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Scand J Public Health. 2016 Mar;44(2):177-83. doi: 10.1177/1403494815614463. Epub 2015 Nov 9.

Psychological complaints among children in joint physical custody and other family types: Considering parental factors.

Author information

1
Centre for Health Equity Studies (CHESS), Stockholm University & Karolinska Institutet, Stockholm, Sweden emma.fransson@ki.se.
2
Department of Sociology, Demography unit, Stockholm University, Stockholm, Sweden.
3
Centre for Health Equity Studies (CHESS), Stockholm University & Karolinska Institutet, Stockholm, Sweden Clinical Epidemiology, Department of Medicine, Karolinska Institutet, Stockholm, Sweden.
4
Centre for Health Equity Studies (CHESS), Stockholm University & Karolinska Institutet, Stockholm, Sweden.

Abstract

AIMS:

Increasing proportions of Scandinavian children and children in other Western countries live in joint physical custody, moving between parents' homes when parents live apart. Children and parents in non-intact families are at risk of worse mental health. The potential influence of parental ill-health on child well-being in the context of differing living arrangements has not been studied thoroughly. This study investigates the psychological complaints of children in joint physical custody in comparison to children in sole parental care and nuclear families, while controlling for socioeconomic differences and parental ill-health.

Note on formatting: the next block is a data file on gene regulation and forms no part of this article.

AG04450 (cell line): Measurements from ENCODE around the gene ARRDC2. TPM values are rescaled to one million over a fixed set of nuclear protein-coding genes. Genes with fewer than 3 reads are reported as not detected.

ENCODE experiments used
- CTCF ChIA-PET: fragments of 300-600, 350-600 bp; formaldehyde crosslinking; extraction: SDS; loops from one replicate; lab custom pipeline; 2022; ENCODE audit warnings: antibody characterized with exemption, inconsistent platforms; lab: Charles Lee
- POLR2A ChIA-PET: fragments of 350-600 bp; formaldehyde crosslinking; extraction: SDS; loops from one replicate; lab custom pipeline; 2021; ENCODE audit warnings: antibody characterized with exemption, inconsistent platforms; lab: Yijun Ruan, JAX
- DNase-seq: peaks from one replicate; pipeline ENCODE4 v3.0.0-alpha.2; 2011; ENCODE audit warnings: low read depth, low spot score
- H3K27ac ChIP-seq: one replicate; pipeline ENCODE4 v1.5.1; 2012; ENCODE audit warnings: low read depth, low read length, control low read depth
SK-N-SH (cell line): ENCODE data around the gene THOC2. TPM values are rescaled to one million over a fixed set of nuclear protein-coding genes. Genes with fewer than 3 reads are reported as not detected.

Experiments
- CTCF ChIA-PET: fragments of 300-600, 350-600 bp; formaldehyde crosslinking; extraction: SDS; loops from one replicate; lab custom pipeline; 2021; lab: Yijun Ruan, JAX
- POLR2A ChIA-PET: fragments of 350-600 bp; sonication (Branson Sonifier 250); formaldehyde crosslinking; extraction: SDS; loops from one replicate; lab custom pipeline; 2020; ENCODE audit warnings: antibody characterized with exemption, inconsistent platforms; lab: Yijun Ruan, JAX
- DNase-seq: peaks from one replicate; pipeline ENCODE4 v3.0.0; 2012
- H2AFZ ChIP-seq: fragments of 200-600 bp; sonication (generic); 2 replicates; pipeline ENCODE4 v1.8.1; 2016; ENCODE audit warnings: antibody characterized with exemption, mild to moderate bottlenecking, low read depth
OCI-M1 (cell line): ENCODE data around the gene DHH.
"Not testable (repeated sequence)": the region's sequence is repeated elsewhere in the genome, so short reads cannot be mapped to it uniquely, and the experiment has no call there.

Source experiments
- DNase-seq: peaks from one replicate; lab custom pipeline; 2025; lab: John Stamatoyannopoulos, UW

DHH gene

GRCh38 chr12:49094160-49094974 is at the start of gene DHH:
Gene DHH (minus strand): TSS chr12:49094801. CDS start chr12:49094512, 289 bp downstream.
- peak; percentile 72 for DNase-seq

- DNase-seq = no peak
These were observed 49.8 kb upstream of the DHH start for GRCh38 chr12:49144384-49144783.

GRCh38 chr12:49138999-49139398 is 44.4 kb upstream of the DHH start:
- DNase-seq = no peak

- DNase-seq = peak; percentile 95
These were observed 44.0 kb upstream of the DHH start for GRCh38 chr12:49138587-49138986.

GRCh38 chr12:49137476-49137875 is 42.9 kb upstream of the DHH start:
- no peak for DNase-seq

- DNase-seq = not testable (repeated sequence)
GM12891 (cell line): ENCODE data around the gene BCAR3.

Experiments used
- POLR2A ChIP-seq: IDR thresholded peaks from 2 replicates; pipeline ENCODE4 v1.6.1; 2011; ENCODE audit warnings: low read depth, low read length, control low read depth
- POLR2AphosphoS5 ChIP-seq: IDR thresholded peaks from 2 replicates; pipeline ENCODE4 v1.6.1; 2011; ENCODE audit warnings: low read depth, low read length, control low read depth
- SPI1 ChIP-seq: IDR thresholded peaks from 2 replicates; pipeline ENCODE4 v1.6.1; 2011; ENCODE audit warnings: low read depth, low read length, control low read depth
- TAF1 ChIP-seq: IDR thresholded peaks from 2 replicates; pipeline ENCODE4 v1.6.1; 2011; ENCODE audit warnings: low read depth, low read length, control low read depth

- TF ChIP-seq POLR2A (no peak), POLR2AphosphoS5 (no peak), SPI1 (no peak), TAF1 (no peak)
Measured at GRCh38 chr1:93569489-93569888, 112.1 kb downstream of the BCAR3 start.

METHODS:

Data were obtained from Statistics Sweden's yearly Survey of Living Conditions 2007-2011 and child supplements with children 10-18 years, living in households of adult participants. Children in joint physical custody (n=391) were compared with children in sole parental care (n=654) and children in nuclear families (n=3,639), using a scale of psychological complaints as the outcome measure.

RESULTS:

Multiple regression modelling showed that children in joint physical custody did not report higher levels of psychological complaints than those in nuclear families, while children in sole parental care reported elevated levels of complaints compared with those in joint physical custody. Adding socioeconomic variables and parental ill-health only marginally attenuated the coefficients for the living arrangement groups. Low parental education and parental worry/anxiety were however associated with higher levels of psychological complaints.

CONCLUSIONS:

Psychological complaints were lower among adolescents in joint physical custody than in adolescents in sole parental care. The difference was not explained by parental ill-health or socioeconomic variables.

KEYWORDS:

Divorce; child custody; family types; mental health; parenting; shared residence; socioeconomic factors

PMID:
26553250
PMCID:
PMC4735678
DOI:
10.1177/1403494815614463
[Indexed for MEDLINE]
Free PMC Article

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